Inherited predisposition to glioma (Journal article)

Kyritsis, A. P./ Bondy, M. L./ Rao, J. S./ Sioka, C.

In gliomas, germline gene alterations play a significant role during malignant transformation of progenitor glial cells, at least for families with occurrence of multiple cancers or with specific hereditary cancer syndromes. Scientific evidence during the last few years has revealed several constitutive genetic abnormalities that may influence glioma formation. These germline abnormalities are manifested as either gene polymorphisms or hemizygous mutations of key regulatory genes that are involved either in DNA repair or in apoptosis. Such changes, among others, include hemizygous alterations of the neurofibromatosis 1 (NF1) and p53 genes that are involved in apoptotic pathways, and alterations in multiple DNA repair genes such as mismatch repair (MMR) genes, x-ray cross-complementary genes (XRCC), and O6-methylguanine-DNA methyltransferase (MGMT) genes. Subsequent cellular changes include somatic mutations in cell cycle regulatory genes and genes involved in angiogenesis and invasion, leading eventually to tumor formation in various stages. Future molecular diagnosis may identify new genomic regions that could harbor genes important for glioma predisposition and aid in the early diagnosis of these patients and genetic counseling of their families.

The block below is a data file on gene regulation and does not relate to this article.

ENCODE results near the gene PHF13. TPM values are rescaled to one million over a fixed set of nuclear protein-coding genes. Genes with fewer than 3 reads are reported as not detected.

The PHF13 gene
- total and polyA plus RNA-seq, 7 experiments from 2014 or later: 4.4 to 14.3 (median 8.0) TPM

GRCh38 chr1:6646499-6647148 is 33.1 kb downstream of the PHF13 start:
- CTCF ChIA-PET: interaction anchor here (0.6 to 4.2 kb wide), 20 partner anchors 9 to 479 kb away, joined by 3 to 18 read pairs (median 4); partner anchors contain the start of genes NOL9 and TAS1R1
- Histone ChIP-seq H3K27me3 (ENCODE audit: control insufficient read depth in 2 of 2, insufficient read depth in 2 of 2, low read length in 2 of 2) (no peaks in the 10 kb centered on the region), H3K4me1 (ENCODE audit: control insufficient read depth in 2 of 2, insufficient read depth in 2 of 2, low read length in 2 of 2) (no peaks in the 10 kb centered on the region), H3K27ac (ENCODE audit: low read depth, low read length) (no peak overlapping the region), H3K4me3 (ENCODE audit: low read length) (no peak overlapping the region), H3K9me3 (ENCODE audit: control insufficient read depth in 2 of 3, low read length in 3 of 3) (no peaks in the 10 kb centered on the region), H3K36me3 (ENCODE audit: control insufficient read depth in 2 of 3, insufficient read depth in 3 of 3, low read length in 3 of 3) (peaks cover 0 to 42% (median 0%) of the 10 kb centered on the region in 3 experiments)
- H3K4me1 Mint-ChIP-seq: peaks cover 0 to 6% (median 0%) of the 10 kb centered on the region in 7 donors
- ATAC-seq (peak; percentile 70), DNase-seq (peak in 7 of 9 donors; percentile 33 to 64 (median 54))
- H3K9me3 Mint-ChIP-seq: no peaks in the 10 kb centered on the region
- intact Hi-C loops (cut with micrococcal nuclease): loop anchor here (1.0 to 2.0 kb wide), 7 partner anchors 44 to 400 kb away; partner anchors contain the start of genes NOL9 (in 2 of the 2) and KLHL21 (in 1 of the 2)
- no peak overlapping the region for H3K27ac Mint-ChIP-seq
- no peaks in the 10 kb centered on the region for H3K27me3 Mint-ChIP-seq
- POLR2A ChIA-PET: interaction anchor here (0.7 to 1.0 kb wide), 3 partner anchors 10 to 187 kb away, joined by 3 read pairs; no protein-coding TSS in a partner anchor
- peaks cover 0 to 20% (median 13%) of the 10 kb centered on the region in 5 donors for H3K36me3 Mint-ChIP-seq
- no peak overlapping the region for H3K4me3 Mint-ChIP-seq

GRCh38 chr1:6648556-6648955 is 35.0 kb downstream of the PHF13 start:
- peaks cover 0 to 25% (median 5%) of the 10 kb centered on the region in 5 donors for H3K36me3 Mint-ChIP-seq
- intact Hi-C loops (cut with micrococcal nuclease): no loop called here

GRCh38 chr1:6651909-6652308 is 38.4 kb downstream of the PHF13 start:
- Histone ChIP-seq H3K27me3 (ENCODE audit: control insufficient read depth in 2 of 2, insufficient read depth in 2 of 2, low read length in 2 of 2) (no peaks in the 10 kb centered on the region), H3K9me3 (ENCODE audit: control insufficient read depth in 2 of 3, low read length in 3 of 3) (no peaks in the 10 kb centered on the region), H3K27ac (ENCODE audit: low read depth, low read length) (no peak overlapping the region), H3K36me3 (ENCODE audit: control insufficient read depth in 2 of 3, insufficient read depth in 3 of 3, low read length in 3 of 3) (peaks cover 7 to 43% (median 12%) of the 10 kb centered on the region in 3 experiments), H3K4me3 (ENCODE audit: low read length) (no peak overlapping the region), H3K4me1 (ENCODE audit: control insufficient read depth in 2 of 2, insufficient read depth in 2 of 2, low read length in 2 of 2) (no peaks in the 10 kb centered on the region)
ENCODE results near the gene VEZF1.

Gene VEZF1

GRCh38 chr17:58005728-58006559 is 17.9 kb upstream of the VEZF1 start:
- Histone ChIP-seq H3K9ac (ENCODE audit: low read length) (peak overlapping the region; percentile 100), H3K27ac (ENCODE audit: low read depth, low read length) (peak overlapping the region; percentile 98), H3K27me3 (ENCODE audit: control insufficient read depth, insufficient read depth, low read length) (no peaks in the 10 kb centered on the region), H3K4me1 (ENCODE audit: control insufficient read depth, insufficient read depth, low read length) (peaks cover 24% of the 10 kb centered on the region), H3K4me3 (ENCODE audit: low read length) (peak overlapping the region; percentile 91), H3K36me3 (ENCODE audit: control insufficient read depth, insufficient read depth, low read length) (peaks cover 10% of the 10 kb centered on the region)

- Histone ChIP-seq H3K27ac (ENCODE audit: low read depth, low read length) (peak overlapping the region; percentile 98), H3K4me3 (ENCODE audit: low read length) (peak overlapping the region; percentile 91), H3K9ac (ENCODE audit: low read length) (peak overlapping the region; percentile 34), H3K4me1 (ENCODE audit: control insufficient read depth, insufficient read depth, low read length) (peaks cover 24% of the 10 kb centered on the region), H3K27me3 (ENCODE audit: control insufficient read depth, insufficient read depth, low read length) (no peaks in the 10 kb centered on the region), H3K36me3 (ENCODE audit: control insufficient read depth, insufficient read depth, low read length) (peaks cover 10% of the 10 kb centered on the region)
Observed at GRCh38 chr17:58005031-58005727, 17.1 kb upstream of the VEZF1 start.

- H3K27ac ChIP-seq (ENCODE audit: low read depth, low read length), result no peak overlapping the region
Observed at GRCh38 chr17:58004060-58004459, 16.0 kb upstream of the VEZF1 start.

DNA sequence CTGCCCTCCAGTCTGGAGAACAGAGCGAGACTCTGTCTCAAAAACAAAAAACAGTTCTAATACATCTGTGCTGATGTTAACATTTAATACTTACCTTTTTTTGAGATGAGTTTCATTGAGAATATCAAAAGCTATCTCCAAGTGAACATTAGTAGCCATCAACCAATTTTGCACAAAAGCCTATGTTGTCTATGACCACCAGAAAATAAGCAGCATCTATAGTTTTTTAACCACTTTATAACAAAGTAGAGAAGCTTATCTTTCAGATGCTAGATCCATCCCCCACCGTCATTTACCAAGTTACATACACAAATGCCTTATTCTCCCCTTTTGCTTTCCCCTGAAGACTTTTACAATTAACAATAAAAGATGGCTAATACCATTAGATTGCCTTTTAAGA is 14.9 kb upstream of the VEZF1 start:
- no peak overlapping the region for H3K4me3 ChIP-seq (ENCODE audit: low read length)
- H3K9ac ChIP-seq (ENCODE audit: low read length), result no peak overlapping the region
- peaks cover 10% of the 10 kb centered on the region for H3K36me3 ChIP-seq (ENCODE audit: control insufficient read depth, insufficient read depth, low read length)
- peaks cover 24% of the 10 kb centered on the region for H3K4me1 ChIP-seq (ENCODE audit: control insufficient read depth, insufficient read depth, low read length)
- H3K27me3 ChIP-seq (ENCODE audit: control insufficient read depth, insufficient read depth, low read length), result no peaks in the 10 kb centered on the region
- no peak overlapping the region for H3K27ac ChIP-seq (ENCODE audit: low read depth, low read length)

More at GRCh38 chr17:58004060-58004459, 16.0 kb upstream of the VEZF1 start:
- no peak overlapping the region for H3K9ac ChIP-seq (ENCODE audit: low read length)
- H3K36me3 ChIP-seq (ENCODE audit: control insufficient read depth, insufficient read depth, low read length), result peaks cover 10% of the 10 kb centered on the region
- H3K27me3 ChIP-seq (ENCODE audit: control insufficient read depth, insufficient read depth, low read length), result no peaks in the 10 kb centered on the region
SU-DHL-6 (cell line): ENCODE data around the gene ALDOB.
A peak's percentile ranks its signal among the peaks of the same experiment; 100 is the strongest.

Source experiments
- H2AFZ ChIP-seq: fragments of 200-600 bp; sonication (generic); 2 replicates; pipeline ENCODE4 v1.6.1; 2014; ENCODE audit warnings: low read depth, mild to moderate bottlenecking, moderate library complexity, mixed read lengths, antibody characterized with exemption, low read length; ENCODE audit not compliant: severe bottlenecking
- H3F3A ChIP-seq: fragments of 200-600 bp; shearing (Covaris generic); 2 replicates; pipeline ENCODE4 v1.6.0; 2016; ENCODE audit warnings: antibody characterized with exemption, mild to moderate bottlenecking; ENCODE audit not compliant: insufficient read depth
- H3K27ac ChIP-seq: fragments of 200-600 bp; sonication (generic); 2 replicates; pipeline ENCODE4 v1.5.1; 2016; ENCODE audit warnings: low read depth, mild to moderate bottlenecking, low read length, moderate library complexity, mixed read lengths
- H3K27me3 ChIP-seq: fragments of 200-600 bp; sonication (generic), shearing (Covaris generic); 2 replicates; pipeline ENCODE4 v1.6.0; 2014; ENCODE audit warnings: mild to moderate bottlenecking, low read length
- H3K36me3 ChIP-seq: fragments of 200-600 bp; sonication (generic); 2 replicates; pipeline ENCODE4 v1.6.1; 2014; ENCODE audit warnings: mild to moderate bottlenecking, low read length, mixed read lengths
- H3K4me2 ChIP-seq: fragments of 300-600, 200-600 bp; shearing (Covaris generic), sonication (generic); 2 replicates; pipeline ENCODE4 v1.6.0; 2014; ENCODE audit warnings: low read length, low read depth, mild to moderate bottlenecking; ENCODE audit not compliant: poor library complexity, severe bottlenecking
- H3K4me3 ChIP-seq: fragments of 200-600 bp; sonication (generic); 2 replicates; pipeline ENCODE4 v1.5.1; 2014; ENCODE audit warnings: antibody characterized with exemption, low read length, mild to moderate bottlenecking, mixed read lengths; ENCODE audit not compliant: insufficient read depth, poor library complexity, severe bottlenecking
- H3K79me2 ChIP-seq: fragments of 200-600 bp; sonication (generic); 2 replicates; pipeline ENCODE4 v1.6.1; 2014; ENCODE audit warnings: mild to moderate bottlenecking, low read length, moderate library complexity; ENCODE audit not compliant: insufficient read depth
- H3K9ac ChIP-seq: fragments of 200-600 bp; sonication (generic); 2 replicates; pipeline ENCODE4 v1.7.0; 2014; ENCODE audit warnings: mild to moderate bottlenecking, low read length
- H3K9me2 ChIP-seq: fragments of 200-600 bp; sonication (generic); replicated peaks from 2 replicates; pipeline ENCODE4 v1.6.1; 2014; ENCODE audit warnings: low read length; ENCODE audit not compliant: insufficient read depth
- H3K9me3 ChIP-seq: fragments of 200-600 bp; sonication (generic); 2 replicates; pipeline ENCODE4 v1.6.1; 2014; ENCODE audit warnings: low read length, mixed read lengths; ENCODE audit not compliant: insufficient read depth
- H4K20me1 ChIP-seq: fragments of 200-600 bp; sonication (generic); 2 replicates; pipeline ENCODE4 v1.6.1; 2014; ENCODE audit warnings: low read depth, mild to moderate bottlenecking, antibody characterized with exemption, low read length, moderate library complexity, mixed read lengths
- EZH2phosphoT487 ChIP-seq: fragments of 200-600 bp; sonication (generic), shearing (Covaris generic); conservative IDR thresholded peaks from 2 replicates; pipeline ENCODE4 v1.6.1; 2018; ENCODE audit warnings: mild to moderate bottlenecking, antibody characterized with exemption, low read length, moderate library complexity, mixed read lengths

Institution and School/Department of submitter: Πανεπιστήμιο Ιωαννίνων. Σχολή Επιστημών Υγείας. Τμήμα Ιατρικής
Keywords: Brain Neoplasms/*genetics,*Genetic Predisposition to Disease,Germ-Line Mutation,Glioma/*genetics,Humans,Polymorphism, Genetic
ISSN: 1523-5866
Appears in Collections:Άρθρα σε επιστημονικά περιοδικά ( Ανοικτά)

Files in This Item:
File Description SizeFormat 
Kyritsis-2010-Inherited predisposi.pdf120.93 kBAdobe PDFView/Open    Request a copy

 Please use this identifier to cite or link to this item:
  This item is a favorite for 0 people.

Items in DSpace are protected by copyright, with all rights reserved, unless otherwise indicated.